When I was eight years old I had the Stars and Stripes hanging up in my bedroom. This isn’t especially strange, of course, except that I wasn’t American and actually grew up 5,000 miles away in a small industrial town in Scotland. Having the flag of a foreign nation draped over your bed is slightly eccentric, like a kid in China having a life-size poster of Greek President Karolos Papoulias on the wall. But such was the power of the American brand that I had to be a part of it. America was where Superman and Batman lived, and as soon as I was old enough I planned to go and work there.
Flash-forward three decades and I do. All those little home-made comic-books I used to put together eventually became my career and I’ve had my fingerprints over all the big Marvel and DC characters for the past decade and a half before striking out with my own company and creating books like Kick-Ass, Wanted and various other Hollywood franchises.
Superheroes have been my bread and butter my entire adult life and with superheroes comes a natural love of both Americans and Americana. I’m as familiar with their books and movies as anyone on either coast, as proficient in transatlantic Americanisms as anyone I’ve ever met and regularly commute for work to cities that, thanks to decades eating pic ‘n’ mix in my local cinema, feel almost more familiar to me than my home here in Scotland. But a couple of years back, on a book-signing tour that took me all over the US, I visited somewhere that really had quite a profound effect on me. On a trip to Michigan I took a drive to Detroit and saw the America that those superhero movies never talk about.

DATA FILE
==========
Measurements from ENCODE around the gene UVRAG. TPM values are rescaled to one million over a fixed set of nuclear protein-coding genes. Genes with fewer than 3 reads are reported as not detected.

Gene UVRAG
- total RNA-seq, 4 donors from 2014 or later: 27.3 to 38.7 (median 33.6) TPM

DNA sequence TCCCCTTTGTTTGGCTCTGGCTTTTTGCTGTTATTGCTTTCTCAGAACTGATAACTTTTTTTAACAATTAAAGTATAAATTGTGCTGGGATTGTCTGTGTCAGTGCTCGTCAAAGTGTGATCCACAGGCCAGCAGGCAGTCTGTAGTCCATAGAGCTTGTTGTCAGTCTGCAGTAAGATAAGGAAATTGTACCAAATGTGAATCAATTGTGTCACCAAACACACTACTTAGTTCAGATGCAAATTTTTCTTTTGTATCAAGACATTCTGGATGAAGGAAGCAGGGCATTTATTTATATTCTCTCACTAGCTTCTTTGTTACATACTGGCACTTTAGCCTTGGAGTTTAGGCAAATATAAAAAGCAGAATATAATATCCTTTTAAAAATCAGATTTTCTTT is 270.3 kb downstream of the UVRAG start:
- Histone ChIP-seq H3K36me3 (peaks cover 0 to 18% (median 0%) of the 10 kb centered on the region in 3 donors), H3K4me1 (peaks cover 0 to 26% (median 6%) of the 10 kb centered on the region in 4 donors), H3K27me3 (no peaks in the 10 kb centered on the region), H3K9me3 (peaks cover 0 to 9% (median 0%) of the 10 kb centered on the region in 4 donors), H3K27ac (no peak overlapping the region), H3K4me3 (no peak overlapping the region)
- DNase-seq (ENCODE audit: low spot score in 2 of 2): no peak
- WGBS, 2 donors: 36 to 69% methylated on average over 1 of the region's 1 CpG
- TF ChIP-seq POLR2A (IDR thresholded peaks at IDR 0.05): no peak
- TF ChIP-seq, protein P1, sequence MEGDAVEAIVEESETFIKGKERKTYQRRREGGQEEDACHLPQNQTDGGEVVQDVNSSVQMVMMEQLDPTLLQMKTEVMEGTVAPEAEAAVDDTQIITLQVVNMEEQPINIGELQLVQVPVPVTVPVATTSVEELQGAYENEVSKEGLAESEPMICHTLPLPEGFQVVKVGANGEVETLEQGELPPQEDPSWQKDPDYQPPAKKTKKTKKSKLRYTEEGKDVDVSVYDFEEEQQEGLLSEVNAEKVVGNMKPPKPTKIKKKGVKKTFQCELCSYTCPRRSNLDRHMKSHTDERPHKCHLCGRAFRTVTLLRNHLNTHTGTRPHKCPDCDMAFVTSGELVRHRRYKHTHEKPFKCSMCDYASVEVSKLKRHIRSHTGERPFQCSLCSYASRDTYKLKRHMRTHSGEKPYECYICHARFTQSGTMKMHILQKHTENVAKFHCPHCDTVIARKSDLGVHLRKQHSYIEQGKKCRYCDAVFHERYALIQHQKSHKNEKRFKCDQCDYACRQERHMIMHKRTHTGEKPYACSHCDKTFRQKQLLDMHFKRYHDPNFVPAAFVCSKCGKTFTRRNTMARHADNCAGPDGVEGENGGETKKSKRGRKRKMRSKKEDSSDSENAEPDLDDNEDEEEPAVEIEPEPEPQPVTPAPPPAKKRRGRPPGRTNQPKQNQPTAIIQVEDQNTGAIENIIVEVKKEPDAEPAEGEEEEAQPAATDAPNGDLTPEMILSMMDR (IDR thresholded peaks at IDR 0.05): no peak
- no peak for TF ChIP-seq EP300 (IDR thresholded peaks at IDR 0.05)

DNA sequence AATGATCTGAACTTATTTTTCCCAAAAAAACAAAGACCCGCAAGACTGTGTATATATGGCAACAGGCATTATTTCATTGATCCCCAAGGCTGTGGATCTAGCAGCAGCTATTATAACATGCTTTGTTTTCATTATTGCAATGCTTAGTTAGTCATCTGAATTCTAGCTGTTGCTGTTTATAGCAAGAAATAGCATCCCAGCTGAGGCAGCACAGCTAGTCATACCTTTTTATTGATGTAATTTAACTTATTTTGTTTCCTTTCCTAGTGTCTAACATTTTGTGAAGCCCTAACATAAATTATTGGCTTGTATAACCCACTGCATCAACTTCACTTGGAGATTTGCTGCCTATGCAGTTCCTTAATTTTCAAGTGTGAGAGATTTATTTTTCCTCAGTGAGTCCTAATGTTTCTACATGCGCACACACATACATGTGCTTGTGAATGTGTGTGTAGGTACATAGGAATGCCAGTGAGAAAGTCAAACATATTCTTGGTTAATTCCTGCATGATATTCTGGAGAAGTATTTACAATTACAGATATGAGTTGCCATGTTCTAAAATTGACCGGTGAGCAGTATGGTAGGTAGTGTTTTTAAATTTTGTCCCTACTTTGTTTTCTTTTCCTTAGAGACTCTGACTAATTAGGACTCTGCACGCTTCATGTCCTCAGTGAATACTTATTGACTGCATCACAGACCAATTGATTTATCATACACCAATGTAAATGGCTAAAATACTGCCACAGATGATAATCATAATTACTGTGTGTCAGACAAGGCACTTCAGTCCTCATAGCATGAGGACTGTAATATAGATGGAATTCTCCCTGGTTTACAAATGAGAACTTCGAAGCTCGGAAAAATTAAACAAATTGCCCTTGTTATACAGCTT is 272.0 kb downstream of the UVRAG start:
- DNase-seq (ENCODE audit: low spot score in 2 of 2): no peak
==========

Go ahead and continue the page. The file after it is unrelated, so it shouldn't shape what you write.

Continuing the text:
Now anyone who’s picked up a newspaper in the last few years will be familiar with Detroit’s problems so there’s no need to go over them in too much detail. The news that a large American city was filing for bankruptcy was shocking, especially one that had been described as the heart of industrial capitalism and boasted, just 50 years ago, one of the highest average standards of living on the entire continent. We’ve all browsed the pictures online of what’s been described as ‘ruin porn’, vast, beautiful towers, neglected, symbols of a prosperous past destroyed, 80,000 buildings abandoned and incongruous images of trees and wildlife where banks and offices had thrived a decade or two before.
But nothing compares to actually standing there and looking at it with your own eyes. Driving through the middle of Brightmoor was like being on the set of I Am Legend or The Walking Dead. How could the richest country in the world allow so many of its people to live in such abject poverty? Where were all those superheroes now?
Detroit, of course, is not unique in what looks from the outside like capitalism crumbling. That same book-tour took me through Arkansas and Kentucky and all those other parts of the country often described as fly-over states and where one friend told me he was giving up his car because he didn’t have anywhere to buy gas anymore. I know this sounds odd and such a small detail, but the idea that a town suddenly didn’t have enough people running cars for a gas station to exist struck me as apocalyptic. I couldn’t understand why a bigger deal wasn’t being made of this social and economic catastrophe right on our doorsteps.
Except, of course, I do. It’s because it’s scary. It’s because it touches our lives in a way that poverty in other continents doesn’t. These are people who speak our language, who look and sound just like us, who watch Marvel movies andThe Simpsons and all the things we enjoy too, but the bottom has completely fallen out of their lives in a way that’s much too close for us to handle. People who had comfortable, middle-class jobs are now living in slum-housing and relying on food banks to feed their families once their welfare payments run out. It’s terrifying. No wonder we’ve all retreated into a fantasy land, watching men and women in brightly-colored spandex saving the human race over a satisfying 128 minutes. Basic escapism is why superheroes were invented.
Published at April 20, 2015Discuss this article in our forums